In college, one of the best ways to impress a professor is to incorporate something you already learned into his or her class. This shows that you have the ability to use outside resources and connect the professor’s lectures to the real world. Most schools require their students to take freshman English courses, maybe history or some other social science as a general education requirement. It is in these type of classes that the opportunity to impress comes about, and if that seems unimportant, remember that professors are more likely to write a recommendation (a good one) for students they remember, and having interesting comments, in class and in essays, make you stand out from the group giving you the extra push that makes a B+ an A— its all about standing out in a large group.
So how can you do this? Although it sounds contrite, to impress you need to know more, and to know more, you need to read. Read everything. Books, newspapers, comic books, magazines – every type of discourse has something important to say. But as far as classes go, here is what I would consider the top 10 books to have read in order to blow your professor away and get a head start in class.
1. The Odyssey and/or The Iliad-Homer:
Many of you have already read at least one of these epic poems, but I suggest you read or at least skim both. As one of my English teachers said in high school, every book in the world will have an element from either these famous Greek epics or the Bible. One way or another, they will follow you into any English/Literature class you could ever take.
2. Hamlet- Shakespeare:
Though this is technically a play, the themes from Hamlet and other famous Shakespeare plays are timeless . I chose Hamlet because it is probably the most well-known, but if insanity is not something you would want to read about try Macbeth for a little magic, Romeo and Juliet for tragic love, or A Midsummer’s Night Dream for comedy. It’s important to understand why Shakespeare is still studied and appreciate the literary advances he created.
3. Three Lives- Gertrude Stein:
If you are not into literature it is doubtful that you have ever heard of Gertrude Stein, but it is possible that you have heard of at least Ernest Hemingway, William Faulkner, Picasso and/or other famous modern writers and painters. But it was Ms. Stein who started the modern revolution, and she began it with this novel. It is incredibly difficult to get through and I suggest buying a guide to fully comprehend what it is she created in this book. (She influenced novels such as The Great Gatsby, The Sound and the Fury, and The Sun also Rises if you are interested.)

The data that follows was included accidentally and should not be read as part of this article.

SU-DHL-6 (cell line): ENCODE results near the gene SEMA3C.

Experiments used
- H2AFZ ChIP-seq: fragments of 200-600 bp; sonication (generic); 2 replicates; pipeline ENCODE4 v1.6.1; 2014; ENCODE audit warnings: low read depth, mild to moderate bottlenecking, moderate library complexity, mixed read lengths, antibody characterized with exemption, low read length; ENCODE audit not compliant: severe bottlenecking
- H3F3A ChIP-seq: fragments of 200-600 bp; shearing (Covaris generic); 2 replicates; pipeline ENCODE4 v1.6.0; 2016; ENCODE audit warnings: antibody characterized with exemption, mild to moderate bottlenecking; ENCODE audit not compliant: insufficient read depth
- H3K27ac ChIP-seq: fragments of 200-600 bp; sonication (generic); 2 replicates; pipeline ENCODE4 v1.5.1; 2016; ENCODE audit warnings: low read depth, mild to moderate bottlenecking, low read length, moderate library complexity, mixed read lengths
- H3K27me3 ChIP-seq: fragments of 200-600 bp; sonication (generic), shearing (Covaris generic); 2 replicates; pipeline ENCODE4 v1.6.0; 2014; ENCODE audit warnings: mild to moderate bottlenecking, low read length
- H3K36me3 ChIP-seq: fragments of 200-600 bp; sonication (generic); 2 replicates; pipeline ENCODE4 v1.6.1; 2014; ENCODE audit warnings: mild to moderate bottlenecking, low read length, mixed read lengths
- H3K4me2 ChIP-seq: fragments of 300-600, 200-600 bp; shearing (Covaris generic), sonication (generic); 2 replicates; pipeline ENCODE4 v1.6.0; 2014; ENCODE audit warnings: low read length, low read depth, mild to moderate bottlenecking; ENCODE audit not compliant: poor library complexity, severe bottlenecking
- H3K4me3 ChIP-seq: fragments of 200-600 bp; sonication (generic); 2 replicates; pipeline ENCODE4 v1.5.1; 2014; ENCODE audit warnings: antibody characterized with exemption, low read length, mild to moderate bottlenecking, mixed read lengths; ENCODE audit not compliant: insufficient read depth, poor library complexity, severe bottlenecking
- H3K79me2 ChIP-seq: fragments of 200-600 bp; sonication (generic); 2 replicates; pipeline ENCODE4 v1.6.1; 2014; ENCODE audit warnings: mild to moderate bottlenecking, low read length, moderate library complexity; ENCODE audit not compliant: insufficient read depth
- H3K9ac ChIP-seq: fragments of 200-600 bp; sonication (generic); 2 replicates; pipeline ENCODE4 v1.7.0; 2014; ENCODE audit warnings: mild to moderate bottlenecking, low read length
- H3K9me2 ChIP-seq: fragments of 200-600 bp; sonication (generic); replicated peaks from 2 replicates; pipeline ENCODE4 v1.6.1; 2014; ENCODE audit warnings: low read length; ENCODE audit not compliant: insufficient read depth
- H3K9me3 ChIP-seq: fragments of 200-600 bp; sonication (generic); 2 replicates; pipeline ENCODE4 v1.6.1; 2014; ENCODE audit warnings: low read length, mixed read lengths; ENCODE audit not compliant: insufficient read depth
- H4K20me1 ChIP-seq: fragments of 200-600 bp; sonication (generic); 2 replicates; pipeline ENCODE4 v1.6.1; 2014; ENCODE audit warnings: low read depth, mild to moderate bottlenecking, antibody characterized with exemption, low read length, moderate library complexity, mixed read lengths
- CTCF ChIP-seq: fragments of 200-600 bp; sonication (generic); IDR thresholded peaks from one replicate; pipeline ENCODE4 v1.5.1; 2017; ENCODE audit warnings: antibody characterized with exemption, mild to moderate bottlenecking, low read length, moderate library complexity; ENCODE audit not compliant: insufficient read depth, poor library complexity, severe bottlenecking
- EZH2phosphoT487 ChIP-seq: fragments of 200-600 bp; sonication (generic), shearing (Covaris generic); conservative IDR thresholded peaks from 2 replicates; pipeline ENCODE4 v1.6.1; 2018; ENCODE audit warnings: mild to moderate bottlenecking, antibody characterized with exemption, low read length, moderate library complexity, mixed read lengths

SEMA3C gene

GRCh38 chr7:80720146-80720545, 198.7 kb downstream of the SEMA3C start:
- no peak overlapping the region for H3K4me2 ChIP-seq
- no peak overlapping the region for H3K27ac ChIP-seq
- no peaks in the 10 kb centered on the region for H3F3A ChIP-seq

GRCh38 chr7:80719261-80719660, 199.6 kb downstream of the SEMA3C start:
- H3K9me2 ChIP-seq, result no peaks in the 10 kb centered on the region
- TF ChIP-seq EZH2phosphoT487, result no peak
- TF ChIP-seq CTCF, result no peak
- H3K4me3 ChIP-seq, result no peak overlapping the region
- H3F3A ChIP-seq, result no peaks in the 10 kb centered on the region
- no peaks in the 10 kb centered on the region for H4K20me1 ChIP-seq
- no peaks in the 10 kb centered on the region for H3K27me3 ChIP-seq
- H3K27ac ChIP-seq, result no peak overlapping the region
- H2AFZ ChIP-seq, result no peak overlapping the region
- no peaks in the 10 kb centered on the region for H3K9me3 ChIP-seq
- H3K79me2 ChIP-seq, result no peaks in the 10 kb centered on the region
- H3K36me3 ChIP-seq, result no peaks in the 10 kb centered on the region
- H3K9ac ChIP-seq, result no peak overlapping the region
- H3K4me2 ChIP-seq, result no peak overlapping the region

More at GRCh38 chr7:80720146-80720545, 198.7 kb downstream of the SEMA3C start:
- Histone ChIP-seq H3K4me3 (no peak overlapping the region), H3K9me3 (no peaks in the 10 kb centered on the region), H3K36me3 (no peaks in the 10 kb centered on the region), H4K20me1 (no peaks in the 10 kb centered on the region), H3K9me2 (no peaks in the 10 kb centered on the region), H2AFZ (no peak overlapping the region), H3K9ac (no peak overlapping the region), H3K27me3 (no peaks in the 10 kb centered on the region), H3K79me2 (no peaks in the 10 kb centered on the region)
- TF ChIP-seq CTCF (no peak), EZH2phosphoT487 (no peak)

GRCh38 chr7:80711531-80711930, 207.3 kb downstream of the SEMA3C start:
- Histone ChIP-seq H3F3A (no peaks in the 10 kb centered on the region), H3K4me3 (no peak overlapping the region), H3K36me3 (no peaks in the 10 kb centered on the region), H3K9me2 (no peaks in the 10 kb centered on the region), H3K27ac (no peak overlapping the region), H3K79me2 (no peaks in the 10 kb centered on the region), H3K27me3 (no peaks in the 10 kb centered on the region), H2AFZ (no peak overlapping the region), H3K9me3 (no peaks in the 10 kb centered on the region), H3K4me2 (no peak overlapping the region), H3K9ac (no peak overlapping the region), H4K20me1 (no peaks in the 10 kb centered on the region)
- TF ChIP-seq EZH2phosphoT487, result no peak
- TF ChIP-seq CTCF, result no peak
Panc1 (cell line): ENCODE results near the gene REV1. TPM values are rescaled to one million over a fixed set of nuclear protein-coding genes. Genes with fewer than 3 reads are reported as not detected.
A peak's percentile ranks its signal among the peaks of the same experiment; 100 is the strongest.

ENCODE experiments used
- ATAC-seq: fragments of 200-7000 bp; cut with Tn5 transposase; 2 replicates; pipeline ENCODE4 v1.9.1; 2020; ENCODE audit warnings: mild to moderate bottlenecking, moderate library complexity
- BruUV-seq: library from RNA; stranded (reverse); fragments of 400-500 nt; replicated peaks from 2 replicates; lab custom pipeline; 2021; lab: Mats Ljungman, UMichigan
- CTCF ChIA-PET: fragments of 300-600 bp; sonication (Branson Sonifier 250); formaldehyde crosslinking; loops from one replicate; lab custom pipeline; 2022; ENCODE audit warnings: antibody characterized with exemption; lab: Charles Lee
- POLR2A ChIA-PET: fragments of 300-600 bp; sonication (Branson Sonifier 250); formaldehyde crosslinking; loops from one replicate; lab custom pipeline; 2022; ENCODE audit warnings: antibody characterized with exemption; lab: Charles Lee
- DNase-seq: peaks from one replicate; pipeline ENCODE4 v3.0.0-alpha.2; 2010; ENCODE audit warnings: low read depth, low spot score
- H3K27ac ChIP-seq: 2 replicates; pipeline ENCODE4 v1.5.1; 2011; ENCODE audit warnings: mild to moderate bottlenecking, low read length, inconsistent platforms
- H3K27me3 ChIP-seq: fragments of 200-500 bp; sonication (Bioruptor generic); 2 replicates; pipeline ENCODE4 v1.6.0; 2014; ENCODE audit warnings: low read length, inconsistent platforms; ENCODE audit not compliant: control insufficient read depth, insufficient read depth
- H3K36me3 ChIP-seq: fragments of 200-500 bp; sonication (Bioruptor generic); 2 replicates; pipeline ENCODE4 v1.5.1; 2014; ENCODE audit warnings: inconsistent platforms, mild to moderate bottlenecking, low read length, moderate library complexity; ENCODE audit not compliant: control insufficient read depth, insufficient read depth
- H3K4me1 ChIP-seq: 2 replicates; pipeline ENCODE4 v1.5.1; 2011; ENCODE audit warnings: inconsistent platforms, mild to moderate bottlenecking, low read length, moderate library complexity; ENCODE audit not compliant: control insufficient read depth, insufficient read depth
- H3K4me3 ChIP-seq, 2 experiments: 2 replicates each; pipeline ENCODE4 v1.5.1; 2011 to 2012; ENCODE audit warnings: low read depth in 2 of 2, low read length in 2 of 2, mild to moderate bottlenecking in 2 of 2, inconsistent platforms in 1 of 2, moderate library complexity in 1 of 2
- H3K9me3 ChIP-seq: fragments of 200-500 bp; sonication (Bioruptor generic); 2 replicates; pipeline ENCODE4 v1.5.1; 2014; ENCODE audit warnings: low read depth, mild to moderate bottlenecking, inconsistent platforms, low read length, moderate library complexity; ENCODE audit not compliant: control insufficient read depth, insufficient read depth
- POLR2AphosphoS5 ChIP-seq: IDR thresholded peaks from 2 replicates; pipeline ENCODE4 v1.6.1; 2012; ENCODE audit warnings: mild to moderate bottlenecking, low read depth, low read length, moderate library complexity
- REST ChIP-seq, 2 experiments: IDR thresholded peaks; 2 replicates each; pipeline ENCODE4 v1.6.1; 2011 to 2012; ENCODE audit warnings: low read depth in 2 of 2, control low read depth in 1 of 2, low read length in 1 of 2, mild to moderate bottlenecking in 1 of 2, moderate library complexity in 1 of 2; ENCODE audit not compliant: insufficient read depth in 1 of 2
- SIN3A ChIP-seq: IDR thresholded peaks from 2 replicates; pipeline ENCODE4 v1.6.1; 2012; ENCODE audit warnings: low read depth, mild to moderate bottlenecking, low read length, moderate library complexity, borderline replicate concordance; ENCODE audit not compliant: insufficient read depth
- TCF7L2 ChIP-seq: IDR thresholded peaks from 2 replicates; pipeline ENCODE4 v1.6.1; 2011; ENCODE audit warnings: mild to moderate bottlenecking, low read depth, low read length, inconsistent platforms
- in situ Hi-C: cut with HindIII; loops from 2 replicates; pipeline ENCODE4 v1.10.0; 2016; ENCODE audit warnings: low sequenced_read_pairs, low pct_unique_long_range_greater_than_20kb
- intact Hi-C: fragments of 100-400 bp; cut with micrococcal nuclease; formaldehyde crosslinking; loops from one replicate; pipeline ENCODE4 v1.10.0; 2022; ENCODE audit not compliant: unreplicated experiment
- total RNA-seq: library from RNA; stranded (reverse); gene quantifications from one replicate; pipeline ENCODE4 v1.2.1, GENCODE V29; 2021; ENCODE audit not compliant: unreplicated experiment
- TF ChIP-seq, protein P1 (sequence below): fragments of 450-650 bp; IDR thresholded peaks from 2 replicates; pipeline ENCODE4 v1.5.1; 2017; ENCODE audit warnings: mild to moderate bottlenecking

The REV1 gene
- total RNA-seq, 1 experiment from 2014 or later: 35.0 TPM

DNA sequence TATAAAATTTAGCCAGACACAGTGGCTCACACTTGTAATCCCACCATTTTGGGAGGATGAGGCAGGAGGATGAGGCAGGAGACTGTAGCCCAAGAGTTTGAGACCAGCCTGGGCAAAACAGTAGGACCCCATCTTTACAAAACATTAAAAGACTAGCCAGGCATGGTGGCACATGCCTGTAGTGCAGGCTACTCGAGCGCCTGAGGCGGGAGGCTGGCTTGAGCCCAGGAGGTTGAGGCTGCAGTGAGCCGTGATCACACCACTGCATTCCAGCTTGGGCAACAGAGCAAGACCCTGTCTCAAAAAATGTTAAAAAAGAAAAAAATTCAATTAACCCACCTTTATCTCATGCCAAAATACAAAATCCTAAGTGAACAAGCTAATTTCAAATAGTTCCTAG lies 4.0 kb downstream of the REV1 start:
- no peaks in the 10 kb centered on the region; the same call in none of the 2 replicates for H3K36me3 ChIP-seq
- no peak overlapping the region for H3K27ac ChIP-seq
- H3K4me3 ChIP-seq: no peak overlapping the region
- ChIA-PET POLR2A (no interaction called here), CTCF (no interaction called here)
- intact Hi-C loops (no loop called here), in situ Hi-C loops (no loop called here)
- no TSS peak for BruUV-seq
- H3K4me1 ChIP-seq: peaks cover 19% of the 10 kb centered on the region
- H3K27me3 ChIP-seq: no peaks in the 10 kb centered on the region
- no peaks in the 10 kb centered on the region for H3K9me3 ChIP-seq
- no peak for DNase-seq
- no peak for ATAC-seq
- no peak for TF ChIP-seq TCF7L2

4. Pride and Prejudice- Jane Austen:
Always a common part of the cannon, Pride and Prejudice is a book that far surpasses a simple love story. The novel represents a period of time making Austen an example for women writers of the future.
5. On the Road- Jack Kerouac:
Similar to the others, On the Road is a novel that created a new type of writing, a new type of reading. Written in a personal style, the novel is an example of the counter-culture from the 1950’s. Based on autobiographical accounts of Kerouac and his friends traveling across America, the novel is considered a defining book of the postwar Beat Generation.
6. Brave New World- Aldous Huxley:
Written about a potential future society, this novel is a critique on modernism and the embodiment of ideals in futurism. The book is a little out there, but is a fast and interesting read. Referencing multiple different disciplines and authors, Brave New World is referenced itself in hundreds of different discourses because of its unique approach and design.
7. The Stranger- Albert Camus:
As an example of existentialism, once again this book is a pioneer of a new style of writing and philosophy. A short novel, Camus challenges a reader to become unfeeling, and passive against the usual exploration of human emotion.
8. A Russian Novel:
Being one of the largest and once super powered nations, the Russians wrote many novels that exemplify revolution, poverty and societal change. This golden age of Russian literature began with Alexander Pushkin and involved two of the greatest authors of all time, Leo Tolstoy and Fyodor Dostoyevsky. Tolstoy: War and Peace, Anna Karenina. Dostoyevsky: Crime and Punishment, The Brothers Karamazov.
9. A Current American Novel:
It is always important to have some handle on current American literature when entering college. Knowing a few of these will help in interviews, conversing with professors, and simply writing essays. Try to know a few of these authors: Toni Morrison, Margaret Atwood, John Updike, Cormac McCarthy, Stephan King, and Don Ayn Rand. Books I recommend are Beloved, The Handmaids Tale, Rabbit Angstrom, The Road, The Stand, and The Fountainhead.
10. Cultural Study:
Cultural Studies majors are becoming more and more popular at Universities across the country and therefore it is important to have a grounding is post-colonialism/cultural literature. Post-colonialism represents the immigration of many countries to the U.S. and describes the feelings of alienation, of cultural assimilation and the American dream. Or one can look into cultural literature based on anywhere in the U.S or world. For examples of post-colonialism and cultural studies: Lucy by Jamaica Kincaid, Things Fall Apart by Chinua Achebe, and In the Time of the Butterflies by Julia Alvarez.